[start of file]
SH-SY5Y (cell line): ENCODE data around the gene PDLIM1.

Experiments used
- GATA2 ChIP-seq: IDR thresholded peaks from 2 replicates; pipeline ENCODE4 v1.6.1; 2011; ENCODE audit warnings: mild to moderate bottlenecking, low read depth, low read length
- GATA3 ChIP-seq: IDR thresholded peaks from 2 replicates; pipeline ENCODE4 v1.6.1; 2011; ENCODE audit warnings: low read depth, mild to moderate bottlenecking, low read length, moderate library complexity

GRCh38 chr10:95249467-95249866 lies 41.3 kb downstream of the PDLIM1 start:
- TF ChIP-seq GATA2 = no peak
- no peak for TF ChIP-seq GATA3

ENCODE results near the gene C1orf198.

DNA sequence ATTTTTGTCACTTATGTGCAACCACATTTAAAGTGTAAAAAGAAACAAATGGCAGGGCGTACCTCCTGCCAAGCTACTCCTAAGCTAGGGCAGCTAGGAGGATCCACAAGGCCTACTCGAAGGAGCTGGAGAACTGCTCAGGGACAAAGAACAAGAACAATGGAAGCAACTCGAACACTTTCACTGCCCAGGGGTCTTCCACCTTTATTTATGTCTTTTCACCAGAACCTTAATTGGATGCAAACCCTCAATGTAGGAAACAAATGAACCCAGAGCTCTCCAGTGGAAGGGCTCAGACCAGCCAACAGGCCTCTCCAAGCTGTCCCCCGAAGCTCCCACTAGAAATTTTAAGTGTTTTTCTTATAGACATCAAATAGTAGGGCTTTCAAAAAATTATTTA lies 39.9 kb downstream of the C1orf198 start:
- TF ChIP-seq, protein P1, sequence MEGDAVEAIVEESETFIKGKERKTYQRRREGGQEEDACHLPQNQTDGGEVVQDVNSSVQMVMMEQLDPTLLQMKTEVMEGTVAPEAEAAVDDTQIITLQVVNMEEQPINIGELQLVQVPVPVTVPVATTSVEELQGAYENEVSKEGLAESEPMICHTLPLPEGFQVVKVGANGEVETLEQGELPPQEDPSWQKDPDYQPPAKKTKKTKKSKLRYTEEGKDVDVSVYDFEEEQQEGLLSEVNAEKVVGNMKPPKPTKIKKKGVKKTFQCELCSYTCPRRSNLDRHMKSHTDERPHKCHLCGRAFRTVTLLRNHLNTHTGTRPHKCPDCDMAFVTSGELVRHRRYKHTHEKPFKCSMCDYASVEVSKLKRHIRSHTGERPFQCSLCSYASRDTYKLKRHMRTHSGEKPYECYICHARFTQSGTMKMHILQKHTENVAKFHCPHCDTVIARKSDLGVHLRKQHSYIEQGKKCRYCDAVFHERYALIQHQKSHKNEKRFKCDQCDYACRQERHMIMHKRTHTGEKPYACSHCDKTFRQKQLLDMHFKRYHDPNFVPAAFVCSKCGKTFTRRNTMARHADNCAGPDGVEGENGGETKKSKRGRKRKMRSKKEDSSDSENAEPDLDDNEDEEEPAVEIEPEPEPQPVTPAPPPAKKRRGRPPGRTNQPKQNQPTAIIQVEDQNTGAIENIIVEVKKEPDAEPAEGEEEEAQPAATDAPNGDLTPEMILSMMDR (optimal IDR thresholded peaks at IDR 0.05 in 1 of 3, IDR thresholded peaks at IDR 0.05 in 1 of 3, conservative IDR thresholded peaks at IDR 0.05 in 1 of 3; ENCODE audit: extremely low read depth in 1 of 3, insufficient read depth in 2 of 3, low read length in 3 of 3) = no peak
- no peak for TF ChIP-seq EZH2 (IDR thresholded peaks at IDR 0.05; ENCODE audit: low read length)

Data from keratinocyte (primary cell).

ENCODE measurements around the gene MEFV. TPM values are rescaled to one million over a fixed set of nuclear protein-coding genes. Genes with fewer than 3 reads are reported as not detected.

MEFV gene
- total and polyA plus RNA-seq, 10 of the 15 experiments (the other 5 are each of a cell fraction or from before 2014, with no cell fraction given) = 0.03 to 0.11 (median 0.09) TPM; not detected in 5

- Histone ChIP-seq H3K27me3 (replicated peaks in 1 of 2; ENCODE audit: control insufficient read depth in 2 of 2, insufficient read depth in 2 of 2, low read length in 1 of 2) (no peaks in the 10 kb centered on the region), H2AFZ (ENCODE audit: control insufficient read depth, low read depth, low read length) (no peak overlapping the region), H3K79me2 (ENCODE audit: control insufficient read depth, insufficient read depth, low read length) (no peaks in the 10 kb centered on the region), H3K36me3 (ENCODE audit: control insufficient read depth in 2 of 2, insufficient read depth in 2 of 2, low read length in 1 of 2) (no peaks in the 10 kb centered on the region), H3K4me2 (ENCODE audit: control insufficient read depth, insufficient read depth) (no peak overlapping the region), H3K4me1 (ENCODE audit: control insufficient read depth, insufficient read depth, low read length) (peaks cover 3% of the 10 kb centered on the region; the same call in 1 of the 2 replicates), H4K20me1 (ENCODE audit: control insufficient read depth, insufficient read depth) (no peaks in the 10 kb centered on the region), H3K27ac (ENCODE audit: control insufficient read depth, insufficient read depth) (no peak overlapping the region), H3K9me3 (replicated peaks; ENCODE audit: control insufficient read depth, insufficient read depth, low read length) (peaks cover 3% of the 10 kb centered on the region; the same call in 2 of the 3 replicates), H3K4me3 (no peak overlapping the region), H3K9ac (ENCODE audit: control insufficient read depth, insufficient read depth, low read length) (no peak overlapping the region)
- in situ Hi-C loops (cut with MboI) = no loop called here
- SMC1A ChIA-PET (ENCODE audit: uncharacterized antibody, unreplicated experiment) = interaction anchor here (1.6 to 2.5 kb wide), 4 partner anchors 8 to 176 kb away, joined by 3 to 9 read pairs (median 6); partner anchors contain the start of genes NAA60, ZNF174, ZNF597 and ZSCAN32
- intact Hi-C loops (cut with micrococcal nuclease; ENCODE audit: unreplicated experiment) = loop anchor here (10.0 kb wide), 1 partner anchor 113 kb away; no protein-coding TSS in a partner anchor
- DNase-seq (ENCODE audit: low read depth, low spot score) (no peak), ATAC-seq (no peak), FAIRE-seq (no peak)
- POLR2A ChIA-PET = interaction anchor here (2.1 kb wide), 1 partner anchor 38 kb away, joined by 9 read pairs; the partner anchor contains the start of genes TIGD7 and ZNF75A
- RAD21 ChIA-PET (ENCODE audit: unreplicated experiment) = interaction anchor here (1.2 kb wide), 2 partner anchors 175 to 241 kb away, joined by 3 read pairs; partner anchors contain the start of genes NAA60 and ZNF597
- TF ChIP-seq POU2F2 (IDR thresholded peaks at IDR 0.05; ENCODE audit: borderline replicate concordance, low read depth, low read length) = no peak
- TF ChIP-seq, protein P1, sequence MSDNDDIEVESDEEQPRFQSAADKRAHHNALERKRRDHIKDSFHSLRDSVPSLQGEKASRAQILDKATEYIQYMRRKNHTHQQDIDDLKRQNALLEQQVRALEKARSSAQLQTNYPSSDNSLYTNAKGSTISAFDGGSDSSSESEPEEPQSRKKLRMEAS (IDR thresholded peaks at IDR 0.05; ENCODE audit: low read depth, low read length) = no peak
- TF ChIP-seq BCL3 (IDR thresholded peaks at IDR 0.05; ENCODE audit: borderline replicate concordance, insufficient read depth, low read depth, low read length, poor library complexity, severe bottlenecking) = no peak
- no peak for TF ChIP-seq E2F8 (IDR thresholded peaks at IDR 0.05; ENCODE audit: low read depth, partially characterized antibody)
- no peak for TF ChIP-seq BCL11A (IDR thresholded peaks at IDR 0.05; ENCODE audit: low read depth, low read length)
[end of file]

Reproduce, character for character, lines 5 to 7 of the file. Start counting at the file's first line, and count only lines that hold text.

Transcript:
GRCh38 chr10:95249467-95249866 lies 41.3 kb downstream of the PDLIM1 start:
- TF ChIP-seq GATA2 = no peak
- no peak for TF ChIP-seq GATA3